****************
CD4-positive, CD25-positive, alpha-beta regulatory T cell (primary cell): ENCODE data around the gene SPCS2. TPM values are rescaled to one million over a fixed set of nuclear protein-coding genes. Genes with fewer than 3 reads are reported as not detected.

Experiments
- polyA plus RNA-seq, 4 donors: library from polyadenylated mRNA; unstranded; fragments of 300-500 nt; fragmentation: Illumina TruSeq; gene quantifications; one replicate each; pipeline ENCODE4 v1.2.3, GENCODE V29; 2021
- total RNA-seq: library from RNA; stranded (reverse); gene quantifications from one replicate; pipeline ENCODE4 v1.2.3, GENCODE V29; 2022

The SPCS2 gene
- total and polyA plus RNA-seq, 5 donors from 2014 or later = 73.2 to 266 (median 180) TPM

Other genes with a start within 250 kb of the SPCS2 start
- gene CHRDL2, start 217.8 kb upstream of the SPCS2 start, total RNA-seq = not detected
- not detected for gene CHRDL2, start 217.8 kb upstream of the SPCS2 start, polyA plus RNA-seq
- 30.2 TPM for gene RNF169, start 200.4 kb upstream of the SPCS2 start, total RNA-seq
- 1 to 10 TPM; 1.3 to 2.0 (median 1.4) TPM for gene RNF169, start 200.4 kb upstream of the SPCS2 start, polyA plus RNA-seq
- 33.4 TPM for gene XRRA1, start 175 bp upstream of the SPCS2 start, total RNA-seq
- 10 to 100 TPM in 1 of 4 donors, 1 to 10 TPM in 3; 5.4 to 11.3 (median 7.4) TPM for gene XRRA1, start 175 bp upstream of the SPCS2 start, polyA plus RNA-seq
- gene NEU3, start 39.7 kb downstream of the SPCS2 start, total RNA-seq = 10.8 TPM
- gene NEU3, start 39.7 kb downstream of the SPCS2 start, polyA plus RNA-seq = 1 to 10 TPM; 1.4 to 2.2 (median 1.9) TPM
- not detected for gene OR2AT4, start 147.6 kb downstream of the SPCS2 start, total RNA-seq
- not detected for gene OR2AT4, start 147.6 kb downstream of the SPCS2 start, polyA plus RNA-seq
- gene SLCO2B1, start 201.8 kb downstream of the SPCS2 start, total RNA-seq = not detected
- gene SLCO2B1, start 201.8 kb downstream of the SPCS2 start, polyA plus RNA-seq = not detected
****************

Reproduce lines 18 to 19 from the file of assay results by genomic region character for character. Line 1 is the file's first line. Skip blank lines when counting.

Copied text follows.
- gene SLCO2B1, start 201.8 kb downstream of the SPCS2 start, total RNA-seq = not detected
- gene SLCO2B1, start 201.8 kb downstream of the SPCS2 start, polyA plus RNA-seq = not detected